Making a Difference in How People Use Data
A colleague of mine at Minitab, Cheryl Pammer, was recently featured in "A Statistician's Journey," a monthly feature that appears in the print and online versions of the American Statistical Association's AMSTAT News magazine.
Each month, the magazine asks ASA members to talk about the paths they took to get to where they are today. Cheryl is a "user experience designer" at Minitab. In other words, she's one of the people who help determine how our statistical software does what it does, and tries to make it as helpful, useful, and beneficial as possible. Cheryl is always looking for ways to make our software better so that the people who use it can get more out of their data.
It's exciting that one of Minitab's statisticians was selected to be profiled, and it's always great when someone whom you know does great work receives some public recognition. But I was particularly interested to see what Cheryl had to say about her work at Minitab -- you know, what it is that motivates her to come into work every day. Here's how she answered that question:
A tremendous amount of data exists out there, most of it being analyzed without the help of a degreed or accredited statistician. As a designer of statistical software, my main goal is to promote good statistical practices by presenting appropriate choices to the software user and displaying results in a meaningful way. It is exciting to know that the work I do makes a difference in how thousands of people will use and interpret the data they have.
This really struck home with me. Before I joined Minitab, I worked in higher education as an editor, and I oversaw a magazine that covered the work of scientists from a wide variety of fields. I needed to keep track of circulation and many other metrics, and I did not have a clue how to do it properly. I muddled through it using spreadsheets, and even pencil and paper, but I never had confidence in my conclusions and always had a nagging suspicion that I'd probably missed something critical...something that would either invalidate any good news I'd seemed to find, or would make data that already didn't look so good even worse.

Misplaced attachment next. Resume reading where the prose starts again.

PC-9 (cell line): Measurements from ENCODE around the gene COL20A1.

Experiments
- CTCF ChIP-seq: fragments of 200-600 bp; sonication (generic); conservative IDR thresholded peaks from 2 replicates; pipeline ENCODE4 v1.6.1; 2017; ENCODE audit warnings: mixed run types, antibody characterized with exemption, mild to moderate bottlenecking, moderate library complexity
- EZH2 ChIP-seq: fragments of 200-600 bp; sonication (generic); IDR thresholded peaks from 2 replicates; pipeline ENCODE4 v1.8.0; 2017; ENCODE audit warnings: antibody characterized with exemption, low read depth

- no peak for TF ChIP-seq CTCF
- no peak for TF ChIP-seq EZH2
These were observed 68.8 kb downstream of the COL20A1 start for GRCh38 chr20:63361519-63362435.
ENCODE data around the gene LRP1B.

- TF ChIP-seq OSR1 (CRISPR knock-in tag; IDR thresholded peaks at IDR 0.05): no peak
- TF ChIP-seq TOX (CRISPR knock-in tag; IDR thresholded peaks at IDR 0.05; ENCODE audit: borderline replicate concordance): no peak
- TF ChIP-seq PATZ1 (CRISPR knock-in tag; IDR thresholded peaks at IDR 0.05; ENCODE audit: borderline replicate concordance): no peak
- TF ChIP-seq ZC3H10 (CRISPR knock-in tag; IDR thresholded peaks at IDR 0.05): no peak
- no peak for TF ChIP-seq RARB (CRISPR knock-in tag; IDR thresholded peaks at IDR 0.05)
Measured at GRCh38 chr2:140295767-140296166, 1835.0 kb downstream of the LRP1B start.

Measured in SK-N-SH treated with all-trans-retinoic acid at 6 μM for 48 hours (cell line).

I Needed an Assistant for Data Analysis When I Had No Idea How to Do It
Since then, I've come a long way in terms of analyzing data, even completing a graduate degree in applied statistics. But I remember vividly how it felt to look at a collection of numbers and not have the vaguest idea how to start making sense of it. And I remember seeing research results and analyses and wishing they'd been expressed in some way that was easier to understand if, like me back then, you didn't have a good background in statistics.
And that's where the Assistant comes in. People like Cheryl designed the Assistant in Minitab Statistical Software to help people like me understand data analysis. When you select the type of analysis you want to do in the Assistant -- like graphical analysis, hypothesis testing, or regression -- the Assistant guides you through it by asking you questions.
For example, if you're doing a hypothesis test, the Assistant will ask you whether you have continuous or categorical data. Don't know the difference? Click on a button and the Assistant will give you a crystal-clear explanation so you can make the right choice. Back when I was trying to figure out how our science magazine was performing, this would have saved me a lot of wasted time. It also would have made me a lot more sure about the conclusions I reached.
Describing it doesn't really do it justice, though. Here's a video that provides a quick overview of how the Assistant works:
An Assistant for Data Analysis Is Great Even When You Know How
Even though I've learned a lot about analyzing data since my magazine days, I still find the Assistant tremendously helpful because:
A. I'm usually sharing the results of an analysis with people who don't know statistics, and
B. The Assistant explains those results in very clear language that anyone can understand.
For ANOVA, capability analysis, measurement systems analysis, and control charts, the Assistant's output includes not only graphs and bottom-line results, but also report cards and summaries that tell you how well your data meet the the statistical assumptions for the analysis, and whether there are trouble spots or specific data points you should take a look at. So if you're explaining the results to your boss, your colleagues, or a group of potential clients, you can present the information and provide assurance that the analysis has followed good statistical practice.
We've heard the same thing from consultants, Six Sigma black belts, researchers, and other people who know how to wrangle a data set: these experts certainly can do their analysis without the Assistant, but the Assistant makes it easier to communicate what the analysis means and how reliable it is, both of which are critical.
Which brings us back to Cheryl -- and her colleagues in Minitab's software development teams -- who work so hard to make data analysis accessible to more people. H. G. Wells famously said "Statistical thinking will one day be as necessary a qualification for efficient citizenship as the ability to read and write." In a world where so much data is so readily available to all of us, it's an honor to be part of a team working to make statistical thinking and the ability to make better use of that data more available.